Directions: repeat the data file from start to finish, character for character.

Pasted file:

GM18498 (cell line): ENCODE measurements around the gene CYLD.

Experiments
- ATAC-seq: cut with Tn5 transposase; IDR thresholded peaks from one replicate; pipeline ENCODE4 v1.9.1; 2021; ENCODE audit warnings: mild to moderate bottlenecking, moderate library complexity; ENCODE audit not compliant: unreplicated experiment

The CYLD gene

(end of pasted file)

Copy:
GM18498 (cell line): ENCODE measurements around the gene CYLD.

Experiments
- ATAC-seq: cut with Tn5 transposase; IDR thresholded peaks from one replicate; pipeline ENCODE4 v1.9.1; 2021; ENCODE audit warnings: mild to moderate bottlenecking, moderate library complexity; ENCODE audit not compliant: unreplicated experiment

The CYLD gene